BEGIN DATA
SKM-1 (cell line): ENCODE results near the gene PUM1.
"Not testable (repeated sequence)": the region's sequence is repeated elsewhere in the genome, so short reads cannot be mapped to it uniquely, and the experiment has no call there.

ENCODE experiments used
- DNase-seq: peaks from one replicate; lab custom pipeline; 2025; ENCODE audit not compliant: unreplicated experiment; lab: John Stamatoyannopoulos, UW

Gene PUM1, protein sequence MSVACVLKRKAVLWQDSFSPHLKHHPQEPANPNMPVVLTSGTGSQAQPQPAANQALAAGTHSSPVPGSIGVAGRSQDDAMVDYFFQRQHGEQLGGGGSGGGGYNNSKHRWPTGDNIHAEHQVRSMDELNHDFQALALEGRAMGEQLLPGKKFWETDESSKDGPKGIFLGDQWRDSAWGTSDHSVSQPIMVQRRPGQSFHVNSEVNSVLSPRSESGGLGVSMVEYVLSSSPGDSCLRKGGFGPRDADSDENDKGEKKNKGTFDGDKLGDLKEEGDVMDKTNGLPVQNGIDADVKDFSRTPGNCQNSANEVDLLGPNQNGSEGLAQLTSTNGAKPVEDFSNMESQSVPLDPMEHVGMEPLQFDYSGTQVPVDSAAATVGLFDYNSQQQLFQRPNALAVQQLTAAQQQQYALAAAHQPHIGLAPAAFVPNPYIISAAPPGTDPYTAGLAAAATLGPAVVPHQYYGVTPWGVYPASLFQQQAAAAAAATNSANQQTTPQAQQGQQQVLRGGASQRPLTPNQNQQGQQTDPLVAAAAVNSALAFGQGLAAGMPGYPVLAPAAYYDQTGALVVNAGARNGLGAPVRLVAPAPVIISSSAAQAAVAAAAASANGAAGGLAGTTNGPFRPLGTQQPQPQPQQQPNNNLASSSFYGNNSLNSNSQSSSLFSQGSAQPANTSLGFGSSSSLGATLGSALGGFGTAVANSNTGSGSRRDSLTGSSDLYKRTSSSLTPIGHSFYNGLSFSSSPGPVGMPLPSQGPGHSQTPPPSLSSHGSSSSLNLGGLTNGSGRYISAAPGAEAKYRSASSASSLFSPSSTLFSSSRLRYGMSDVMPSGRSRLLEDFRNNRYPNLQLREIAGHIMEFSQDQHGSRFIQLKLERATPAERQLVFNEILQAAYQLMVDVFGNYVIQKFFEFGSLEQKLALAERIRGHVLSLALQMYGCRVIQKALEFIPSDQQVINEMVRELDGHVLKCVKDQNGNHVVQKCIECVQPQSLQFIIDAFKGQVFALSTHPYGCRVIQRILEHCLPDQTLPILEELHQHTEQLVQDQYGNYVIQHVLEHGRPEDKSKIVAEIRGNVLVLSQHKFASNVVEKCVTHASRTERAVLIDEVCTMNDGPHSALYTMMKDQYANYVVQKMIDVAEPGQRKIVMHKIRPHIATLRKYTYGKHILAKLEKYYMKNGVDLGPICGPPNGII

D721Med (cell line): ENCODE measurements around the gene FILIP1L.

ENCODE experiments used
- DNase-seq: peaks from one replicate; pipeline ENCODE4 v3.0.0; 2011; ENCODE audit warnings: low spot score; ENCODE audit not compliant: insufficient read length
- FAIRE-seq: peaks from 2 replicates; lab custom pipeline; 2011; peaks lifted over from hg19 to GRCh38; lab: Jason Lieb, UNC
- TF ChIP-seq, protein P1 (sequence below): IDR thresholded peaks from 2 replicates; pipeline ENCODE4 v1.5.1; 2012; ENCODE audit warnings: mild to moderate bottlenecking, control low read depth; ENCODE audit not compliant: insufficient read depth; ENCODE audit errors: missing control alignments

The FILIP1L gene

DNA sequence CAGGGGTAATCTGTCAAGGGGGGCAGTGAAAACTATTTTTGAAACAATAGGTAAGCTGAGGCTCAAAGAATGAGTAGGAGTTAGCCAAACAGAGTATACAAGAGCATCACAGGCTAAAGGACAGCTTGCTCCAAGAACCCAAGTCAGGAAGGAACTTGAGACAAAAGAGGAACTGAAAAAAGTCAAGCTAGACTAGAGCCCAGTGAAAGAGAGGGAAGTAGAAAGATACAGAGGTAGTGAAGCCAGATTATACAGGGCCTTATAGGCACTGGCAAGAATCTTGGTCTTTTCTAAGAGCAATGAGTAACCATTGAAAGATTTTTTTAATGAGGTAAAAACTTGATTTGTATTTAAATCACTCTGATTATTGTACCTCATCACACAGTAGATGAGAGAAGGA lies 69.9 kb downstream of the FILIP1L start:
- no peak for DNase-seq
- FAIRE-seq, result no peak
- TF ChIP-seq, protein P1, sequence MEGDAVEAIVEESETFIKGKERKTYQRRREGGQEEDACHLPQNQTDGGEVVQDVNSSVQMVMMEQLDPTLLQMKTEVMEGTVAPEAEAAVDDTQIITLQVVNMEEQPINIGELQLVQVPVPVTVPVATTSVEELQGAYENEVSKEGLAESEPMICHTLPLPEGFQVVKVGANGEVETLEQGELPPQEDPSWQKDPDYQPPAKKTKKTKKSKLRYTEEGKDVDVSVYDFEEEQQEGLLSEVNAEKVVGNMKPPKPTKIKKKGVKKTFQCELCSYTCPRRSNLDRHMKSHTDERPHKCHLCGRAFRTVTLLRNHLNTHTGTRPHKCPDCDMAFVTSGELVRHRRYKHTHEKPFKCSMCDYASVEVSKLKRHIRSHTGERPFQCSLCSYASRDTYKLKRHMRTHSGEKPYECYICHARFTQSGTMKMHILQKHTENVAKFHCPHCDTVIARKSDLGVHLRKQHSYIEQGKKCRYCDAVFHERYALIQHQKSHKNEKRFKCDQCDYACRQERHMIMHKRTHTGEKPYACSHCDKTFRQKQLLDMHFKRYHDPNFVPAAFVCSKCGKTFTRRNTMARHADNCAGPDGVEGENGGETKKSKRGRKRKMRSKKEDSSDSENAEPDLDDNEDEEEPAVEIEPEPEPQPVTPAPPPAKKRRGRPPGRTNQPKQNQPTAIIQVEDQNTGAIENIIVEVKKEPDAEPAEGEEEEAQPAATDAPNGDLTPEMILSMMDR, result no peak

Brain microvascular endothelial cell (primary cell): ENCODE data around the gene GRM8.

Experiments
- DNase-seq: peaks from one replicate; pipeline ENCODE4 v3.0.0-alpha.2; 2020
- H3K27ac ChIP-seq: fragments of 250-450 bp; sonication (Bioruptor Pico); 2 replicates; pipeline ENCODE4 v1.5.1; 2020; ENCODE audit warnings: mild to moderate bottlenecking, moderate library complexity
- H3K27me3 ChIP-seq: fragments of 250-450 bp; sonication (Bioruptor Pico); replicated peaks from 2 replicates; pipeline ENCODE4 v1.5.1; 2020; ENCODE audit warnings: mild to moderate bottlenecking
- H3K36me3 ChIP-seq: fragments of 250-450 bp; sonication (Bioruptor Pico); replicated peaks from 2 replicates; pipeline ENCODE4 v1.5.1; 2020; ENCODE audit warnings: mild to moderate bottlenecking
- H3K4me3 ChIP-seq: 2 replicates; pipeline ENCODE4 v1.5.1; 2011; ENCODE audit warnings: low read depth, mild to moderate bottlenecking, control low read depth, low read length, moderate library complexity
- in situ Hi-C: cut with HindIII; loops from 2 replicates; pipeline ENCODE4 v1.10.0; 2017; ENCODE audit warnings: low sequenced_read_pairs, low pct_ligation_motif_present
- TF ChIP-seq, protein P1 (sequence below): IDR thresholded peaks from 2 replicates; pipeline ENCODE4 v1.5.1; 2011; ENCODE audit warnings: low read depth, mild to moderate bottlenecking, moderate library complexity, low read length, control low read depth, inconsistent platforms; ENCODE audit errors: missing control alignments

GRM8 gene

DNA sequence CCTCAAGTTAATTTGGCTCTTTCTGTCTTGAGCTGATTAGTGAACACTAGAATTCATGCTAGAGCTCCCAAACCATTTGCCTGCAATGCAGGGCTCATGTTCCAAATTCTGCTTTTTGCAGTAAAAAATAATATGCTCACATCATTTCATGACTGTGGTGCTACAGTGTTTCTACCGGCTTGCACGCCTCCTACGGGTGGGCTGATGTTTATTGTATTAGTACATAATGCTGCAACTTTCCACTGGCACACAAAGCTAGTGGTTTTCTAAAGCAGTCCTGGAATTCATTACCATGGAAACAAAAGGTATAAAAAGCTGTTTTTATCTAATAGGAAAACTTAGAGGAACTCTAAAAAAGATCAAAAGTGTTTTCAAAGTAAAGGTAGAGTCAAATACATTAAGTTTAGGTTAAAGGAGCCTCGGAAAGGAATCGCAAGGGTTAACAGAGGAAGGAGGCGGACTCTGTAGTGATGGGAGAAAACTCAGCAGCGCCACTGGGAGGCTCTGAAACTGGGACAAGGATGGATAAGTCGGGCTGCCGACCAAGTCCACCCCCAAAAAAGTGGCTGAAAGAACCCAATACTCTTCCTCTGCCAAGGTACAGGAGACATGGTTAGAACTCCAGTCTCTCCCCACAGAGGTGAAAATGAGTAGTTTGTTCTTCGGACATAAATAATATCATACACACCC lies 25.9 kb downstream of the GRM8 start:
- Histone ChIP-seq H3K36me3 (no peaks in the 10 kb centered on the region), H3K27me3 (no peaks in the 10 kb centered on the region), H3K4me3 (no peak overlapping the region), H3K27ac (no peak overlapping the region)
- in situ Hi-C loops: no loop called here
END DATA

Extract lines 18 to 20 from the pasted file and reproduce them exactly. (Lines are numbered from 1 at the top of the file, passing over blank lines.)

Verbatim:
- DNase-seq: peaks from one replicate; pipeline ENCODE4 v3.0.0-alpha.2; 2020
- H3K27ac ChIP-seq: fragments of 250-450 bp; sonication (Bioruptor Pico); 2 replicates; pipeline ENCODE4 v1.5.1; 2020; ENCODE audit warnings: mild to moderate bottlenecking, moderate library complexity
- H3K27me3 ChIP-seq: fragments of 250-450 bp; sonication (Bioruptor Pico); replicated peaks from 2 replicates; pipeline ENCODE4 v1.5.1; 2020; ENCODE audit warnings: mild to moderate bottlenecking